China Shipbuilding Industry Corporation (CSIC) has confirmed that it will construct the first offshore nuclear platform at its affiliate yard Bohai Shipbuilding Industry. Currently Bohai Shipbuilding Industry is collaborating with China General Nuclear Power Corporation (CGN) for the preliminary works of the project. CSIC-No.719 Research and Development Institute has completed two designs for the platform, one is a floating platform and the other is a submersible platform. CGN has been developing a small modular nuclear reactor called the ACPR50S for maritime use, which would be able to provide power to offshore oil and gas exploration and production. The investment on the project is about RMB3bn ($464m), and the first platform is expected to start a trial in 2019. China also made plans to build 20 offshore nuclear platforms in the near future. Bohai Shipbuilding is one of China’s more secretive yards, tasked with plenty of military contracts as well as commercial vessel construction.

China Plans A Floating Nuclear Power Plant James Conca; Forbes; 18 Jan 2016

A 200MW light water reactor for electrical power, desalination etc.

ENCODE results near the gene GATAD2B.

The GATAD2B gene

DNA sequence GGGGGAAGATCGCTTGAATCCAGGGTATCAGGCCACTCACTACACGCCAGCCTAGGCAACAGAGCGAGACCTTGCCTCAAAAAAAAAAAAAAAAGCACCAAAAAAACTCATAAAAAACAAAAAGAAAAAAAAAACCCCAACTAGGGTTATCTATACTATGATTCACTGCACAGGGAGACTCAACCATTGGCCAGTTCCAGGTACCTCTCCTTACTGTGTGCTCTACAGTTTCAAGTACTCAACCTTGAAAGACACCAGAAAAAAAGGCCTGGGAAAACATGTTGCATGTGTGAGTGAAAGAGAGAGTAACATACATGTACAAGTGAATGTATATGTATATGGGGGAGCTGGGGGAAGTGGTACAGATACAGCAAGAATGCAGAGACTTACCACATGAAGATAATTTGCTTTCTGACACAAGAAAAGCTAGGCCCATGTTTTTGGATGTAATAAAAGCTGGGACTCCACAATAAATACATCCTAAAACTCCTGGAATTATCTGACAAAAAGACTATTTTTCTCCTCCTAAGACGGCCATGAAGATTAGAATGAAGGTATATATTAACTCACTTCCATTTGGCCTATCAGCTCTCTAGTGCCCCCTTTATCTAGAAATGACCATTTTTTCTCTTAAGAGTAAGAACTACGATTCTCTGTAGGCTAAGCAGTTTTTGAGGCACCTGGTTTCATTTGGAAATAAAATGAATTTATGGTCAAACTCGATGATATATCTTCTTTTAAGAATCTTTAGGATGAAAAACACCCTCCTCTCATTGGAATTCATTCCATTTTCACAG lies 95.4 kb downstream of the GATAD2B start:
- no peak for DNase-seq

Lloyd's Register to help Chinese develop floating SMR World Nuclear News; 26 Oct 2015

Lloyd's Register of the UK announced today it has signed a framework agreement with the Nuclear Power Institute of China (NPIC) to support the design and development of a floating nuclear power plant utilizing a small modular reactor (SMR).

Under the framework agreement, Lloyd's Register and NPIC - a subsidiary to China National Nuclear Corporation (CNNC) - will cooperate on the development of the "first-of-a-kind floating nuclear vessel" which will be used in Chinese waters to supply electrical power to offshore installations.

Lloyd's Register said the first contract under the framework agreement is to develop new safety regulations, safety guidelines, and nuclear code and standards for the floating vessel, that are consistent with Offshore and International Marine Regulations and the International Atomic Energy Agency (IAEA) nuclear safety standards.


Russia to Build World's First Floating Nuclear Power Plant Next Year The Moscow Times; 21 Apr 2015

Russia starts work on Arctic dock for 1st-ever floating nuclear power plant RT; 7 Oct 2016